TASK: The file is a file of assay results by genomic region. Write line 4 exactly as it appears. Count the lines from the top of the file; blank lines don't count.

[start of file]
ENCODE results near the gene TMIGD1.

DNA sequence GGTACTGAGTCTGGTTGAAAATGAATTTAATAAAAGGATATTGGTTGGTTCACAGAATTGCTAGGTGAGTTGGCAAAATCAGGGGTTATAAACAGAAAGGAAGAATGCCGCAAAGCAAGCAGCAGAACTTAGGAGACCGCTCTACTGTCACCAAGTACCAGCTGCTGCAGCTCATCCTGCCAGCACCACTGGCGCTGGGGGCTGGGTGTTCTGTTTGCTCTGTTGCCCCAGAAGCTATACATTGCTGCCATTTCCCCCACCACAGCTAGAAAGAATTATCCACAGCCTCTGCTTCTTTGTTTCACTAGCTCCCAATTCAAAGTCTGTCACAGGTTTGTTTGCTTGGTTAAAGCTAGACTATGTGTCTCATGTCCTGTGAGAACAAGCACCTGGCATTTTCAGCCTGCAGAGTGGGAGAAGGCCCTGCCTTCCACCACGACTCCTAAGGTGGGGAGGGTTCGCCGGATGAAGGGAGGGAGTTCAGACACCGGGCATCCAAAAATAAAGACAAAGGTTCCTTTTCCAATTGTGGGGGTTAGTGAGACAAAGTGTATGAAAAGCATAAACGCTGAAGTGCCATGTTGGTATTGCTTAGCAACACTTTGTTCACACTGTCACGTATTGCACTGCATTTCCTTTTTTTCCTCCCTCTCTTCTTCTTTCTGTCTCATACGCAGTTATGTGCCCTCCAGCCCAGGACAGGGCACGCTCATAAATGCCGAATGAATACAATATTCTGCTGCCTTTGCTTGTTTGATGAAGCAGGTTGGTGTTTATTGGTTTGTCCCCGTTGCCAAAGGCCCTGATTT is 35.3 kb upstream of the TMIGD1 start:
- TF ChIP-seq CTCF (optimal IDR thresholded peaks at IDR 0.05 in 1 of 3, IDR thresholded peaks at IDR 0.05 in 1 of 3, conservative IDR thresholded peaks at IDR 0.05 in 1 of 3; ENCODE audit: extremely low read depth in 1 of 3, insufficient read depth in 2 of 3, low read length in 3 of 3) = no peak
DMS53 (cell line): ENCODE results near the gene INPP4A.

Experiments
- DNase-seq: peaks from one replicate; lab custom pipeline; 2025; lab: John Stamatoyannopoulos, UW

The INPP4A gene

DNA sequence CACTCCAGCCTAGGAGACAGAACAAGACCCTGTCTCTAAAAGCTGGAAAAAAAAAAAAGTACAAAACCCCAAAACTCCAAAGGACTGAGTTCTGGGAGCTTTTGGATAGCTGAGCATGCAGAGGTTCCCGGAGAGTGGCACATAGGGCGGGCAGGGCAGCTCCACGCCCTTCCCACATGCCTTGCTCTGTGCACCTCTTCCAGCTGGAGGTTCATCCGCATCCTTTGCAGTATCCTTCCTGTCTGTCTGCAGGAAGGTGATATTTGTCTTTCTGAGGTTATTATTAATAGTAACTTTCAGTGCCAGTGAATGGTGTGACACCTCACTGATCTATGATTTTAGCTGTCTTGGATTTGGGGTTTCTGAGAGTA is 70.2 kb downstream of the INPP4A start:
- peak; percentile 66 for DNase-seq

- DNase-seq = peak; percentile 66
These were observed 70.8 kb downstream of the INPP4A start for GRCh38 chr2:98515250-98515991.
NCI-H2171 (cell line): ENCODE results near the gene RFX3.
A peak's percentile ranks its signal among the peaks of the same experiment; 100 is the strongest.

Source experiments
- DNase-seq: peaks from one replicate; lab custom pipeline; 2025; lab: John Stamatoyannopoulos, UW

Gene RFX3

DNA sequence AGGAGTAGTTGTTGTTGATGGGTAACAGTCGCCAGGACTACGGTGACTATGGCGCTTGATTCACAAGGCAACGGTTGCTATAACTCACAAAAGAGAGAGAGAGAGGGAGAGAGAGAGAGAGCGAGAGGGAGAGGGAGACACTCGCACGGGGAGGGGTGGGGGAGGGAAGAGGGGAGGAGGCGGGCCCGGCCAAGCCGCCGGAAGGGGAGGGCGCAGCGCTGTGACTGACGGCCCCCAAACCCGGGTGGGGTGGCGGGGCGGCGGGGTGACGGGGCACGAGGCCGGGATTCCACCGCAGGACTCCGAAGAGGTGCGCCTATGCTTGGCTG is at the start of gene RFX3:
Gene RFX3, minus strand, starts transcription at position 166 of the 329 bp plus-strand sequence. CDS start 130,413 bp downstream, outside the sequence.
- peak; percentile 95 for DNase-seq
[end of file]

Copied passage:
DMS53 (cell line): ENCODE results near the gene INPP4A.